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This weird trick will help you summon an army of worms - Kenny Coogan


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In the middle of Florida’s Apalachicola National Forest, a bizarre, almost magical scene is unraveling. Sliding a metal strip over a wooden stake, a master summoner is sending deep croaking noises reverberating throughout the area. And, as if in a trance, hundreds of earthworms begin emerging from the soil. What’s going on? Kenny Coogan explores the tradition known as worm grunting.

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  • Video created by TED-Ed
  • Lesson Plan created by Earth School Partners
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Under the longleaf pines of the Apalachicola National Forest, for over 100 years, fishermen have been magically summoning an army of worms to use as bait. Historically, a model T ford could have been used. In the recent past: chain saws. Today, by law, only hand tools are allowed.

Worm grunters drive a 2-foot stob (a wooden peg or stake) into the ground and rub metal against it. Talented individuals, who have learned the art from their ancestors, can summon 3-4,000 nearly foot-long worms in a few hours.

After World War II, recreational fishing and the demand for bait increased. In the 60s and 70s worm grunting became so profitable that the IRS started investigating unreported incomes. Local economies developed around worm grunting and Florida’s panhandle became the epicenter.

It’s such a cultural phenomenon that the town of Sopchoppy, Florida hosts an annual worm grunting festival. Called the Worm Gruntin’ Festival, it features live music, a Worm Grunter’s Ball, food vendors, a 5-K race, arts and crafts, and a ceremony to crown the annual Worm Gruntin’ King and Queen. The first festival took place in 2000.

Charles Darwin was obsessed with earthworms himself and remarked that they sometimes left their burrows when the ground trembled. Over a century ago, Darwin tested worms’ sense of hearing by loudly playing a metal whistle, bassoon, and piano, but all this boisterousness didn’t elicit a response. However, when Darwin placed the worms on the piano, they appeared to be extremely sensitive to the vibrations it produced. This is because worms don’t have ears, but they do take in information through touch, by sensing vibrations.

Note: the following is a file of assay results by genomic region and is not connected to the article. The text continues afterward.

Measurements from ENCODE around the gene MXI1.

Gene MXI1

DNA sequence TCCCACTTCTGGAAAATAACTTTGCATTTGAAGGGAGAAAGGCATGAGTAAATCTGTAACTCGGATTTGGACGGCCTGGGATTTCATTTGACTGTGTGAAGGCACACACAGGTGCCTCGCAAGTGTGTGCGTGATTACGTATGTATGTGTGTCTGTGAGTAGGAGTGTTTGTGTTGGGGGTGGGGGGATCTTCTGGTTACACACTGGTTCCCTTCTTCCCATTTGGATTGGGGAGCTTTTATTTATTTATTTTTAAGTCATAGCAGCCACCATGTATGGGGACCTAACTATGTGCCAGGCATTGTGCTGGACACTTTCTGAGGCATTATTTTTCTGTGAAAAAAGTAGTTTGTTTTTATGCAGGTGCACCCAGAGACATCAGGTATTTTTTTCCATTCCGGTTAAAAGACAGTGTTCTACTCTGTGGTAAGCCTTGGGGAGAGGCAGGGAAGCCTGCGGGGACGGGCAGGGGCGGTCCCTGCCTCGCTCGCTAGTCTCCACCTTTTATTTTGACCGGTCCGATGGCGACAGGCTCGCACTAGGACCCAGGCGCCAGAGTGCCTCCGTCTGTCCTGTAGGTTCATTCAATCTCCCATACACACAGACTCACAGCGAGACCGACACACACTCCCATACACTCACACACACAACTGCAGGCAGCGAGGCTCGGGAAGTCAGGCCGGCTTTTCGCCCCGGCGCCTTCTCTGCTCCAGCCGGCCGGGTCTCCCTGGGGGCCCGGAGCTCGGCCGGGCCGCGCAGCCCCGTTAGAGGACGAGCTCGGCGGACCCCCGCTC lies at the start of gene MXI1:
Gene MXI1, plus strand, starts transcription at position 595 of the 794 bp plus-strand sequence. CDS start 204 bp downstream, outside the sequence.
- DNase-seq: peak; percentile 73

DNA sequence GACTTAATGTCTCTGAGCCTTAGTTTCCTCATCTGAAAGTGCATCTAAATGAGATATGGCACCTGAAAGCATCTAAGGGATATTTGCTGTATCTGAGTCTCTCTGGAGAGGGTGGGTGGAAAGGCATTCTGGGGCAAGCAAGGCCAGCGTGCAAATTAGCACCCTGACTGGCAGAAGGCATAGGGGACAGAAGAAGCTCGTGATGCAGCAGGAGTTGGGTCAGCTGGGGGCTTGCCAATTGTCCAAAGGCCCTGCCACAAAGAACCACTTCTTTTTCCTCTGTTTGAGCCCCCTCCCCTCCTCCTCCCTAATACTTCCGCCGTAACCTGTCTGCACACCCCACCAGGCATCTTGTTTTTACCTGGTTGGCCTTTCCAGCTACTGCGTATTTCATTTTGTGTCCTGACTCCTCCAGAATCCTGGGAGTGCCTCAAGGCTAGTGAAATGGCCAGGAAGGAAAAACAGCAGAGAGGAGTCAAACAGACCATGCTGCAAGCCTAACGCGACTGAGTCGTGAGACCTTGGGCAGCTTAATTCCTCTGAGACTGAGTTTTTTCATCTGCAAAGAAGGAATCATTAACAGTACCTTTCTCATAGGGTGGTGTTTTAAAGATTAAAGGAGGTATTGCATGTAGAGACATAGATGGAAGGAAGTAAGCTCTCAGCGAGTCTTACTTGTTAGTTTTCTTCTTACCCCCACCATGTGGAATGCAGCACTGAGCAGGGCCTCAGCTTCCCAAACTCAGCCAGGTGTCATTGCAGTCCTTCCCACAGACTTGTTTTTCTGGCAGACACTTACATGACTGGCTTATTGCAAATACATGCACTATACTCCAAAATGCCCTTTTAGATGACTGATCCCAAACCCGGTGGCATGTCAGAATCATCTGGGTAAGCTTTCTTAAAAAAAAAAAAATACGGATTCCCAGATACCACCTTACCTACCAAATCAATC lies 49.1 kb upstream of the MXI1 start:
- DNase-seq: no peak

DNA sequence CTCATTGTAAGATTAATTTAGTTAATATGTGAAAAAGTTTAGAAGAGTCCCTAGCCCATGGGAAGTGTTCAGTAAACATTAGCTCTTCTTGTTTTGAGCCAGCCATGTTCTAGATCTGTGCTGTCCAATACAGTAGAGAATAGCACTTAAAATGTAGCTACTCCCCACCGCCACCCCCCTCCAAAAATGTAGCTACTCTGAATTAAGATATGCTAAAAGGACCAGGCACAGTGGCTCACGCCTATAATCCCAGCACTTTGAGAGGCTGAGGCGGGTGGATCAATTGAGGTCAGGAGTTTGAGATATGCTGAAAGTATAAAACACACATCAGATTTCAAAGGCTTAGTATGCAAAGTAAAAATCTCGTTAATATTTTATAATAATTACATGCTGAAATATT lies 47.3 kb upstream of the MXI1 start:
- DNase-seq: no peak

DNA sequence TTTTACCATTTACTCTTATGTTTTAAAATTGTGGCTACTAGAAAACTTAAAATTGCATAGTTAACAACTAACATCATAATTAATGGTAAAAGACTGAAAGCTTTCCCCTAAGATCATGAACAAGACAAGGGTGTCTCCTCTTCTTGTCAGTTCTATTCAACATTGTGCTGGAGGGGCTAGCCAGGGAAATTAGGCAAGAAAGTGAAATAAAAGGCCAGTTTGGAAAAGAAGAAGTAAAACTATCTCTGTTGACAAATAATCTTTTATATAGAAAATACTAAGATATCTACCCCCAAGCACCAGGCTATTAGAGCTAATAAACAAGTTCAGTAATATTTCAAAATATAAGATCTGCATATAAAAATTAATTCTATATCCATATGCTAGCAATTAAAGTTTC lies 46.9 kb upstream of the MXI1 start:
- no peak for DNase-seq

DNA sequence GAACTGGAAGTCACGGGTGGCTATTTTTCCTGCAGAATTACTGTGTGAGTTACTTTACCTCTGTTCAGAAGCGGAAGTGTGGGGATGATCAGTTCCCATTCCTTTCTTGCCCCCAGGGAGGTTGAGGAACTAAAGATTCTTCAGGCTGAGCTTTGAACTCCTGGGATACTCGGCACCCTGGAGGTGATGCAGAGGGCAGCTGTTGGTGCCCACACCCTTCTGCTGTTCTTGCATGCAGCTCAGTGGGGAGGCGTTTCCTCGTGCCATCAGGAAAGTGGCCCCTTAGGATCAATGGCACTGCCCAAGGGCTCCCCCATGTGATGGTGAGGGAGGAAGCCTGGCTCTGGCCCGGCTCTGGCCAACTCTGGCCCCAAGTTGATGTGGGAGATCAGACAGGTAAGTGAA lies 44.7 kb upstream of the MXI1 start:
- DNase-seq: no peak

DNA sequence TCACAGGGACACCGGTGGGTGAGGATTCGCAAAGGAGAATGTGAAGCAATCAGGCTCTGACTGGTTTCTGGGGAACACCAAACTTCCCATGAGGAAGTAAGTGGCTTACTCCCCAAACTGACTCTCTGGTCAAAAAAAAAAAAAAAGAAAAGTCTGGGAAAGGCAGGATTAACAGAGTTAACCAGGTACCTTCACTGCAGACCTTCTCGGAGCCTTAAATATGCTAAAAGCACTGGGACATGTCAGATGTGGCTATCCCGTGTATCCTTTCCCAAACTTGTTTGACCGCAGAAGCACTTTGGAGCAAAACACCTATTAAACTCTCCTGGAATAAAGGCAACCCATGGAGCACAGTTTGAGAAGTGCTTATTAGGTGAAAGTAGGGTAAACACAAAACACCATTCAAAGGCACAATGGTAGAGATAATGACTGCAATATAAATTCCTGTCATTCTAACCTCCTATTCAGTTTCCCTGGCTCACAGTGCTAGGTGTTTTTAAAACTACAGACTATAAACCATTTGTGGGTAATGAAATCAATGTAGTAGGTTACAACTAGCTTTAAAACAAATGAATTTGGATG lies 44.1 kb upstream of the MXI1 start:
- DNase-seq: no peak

And in his notes, Darwin alluded to an interesting hypothesis: worms flee the ground in response to vibrations because they “believe they are being pursued by a mole.”

Darwin tried beating the soil with a spade but didn’t get results, though he admitted he may have hit the ground “too violently.” Darwin had essentially attempted worm grunting, but apparently, he’d botched the job. Fast forward many years later–Catania decided to pick up where Darwin left off and further investigate the mole hypothesis. Learn more and Dr. Catania and his lab here.

Want to learn more about the ways in which humans and worms interact? See our video on Vermicomposting.

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About Earth School

Earth School is an immersive learning adventure to celebrate our planet, and understand what we need to do to save it. Now more than ever, we need to champion and accelerate solutions to the climate crisis, and turn these ideas into action. Each lesson in Earth School has been selected to help you build an understanding of how our planet works and exactly what it’s going to take to save it. Complete quizzes to build a custom learning library, and complete 30 lessons to get a certificate. Visit Earth School.

Meet The Creators

  • Video created by TED-Ed
  • Lesson Plan created by Earth School Partners